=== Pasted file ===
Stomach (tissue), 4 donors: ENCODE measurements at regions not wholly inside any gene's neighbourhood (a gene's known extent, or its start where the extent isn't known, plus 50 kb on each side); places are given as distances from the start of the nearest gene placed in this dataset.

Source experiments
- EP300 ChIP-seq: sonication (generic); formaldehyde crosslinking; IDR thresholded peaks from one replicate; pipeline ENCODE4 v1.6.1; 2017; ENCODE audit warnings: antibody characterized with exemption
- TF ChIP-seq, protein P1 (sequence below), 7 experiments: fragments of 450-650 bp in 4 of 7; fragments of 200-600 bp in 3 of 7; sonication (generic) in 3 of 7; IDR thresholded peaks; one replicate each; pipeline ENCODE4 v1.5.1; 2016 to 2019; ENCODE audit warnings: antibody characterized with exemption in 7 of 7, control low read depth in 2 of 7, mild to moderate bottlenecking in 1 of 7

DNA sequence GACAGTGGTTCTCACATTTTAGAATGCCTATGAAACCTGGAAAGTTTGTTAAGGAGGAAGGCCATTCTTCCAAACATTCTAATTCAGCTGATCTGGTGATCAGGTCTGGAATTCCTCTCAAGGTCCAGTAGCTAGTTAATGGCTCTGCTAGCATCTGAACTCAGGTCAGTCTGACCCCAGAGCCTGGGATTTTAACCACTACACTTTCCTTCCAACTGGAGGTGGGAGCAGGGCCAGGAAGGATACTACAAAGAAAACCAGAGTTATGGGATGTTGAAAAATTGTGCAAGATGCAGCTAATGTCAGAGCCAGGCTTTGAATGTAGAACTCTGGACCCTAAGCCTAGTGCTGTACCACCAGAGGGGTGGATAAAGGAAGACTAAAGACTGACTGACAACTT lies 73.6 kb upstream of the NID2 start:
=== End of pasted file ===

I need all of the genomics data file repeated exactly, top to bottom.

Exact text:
Stomach (tissue), 4 donors: ENCODE measurements at regions not wholly inside any gene's neighbourhood (a gene's known extent, or its start where the extent isn't known, plus 50 kb on each side); places are given as distances from the start of the nearest gene placed in this dataset.

Source experiments
- EP300 ChIP-seq: sonication (generic); formaldehyde crosslinking; IDR thresholded peaks from one replicate; pipeline ENCODE4 v1.6.1; 2017; ENCODE audit warnings: antibody characterized with exemption
- TF ChIP-seq, protein P1 (sequence below), 7 experiments: fragments of 450-650 bp in 4 of 7; fragments of 200-600 bp in 3 of 7; sonication (generic) in 3 of 7; IDR thresholded peaks; one replicate each; pipeline ENCODE4 v1.5.1; 2016 to 2019; ENCODE audit warnings: antibody characterized with exemption in 7 of 7, control low read depth in 2 of 7, mild to moderate bottlenecking in 1 of 7

DNA sequence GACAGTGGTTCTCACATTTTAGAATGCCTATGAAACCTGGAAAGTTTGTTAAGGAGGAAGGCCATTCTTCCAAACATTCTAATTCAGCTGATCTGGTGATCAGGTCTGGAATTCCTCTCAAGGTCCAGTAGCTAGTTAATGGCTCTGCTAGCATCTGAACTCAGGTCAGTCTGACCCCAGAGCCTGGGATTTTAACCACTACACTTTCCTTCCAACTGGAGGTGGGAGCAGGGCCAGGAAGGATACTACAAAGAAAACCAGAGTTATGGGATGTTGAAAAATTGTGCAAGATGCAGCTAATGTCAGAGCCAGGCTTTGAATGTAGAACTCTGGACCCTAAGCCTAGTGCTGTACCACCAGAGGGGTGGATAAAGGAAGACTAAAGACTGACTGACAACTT lies 73.6 kb upstream of the NID2 start: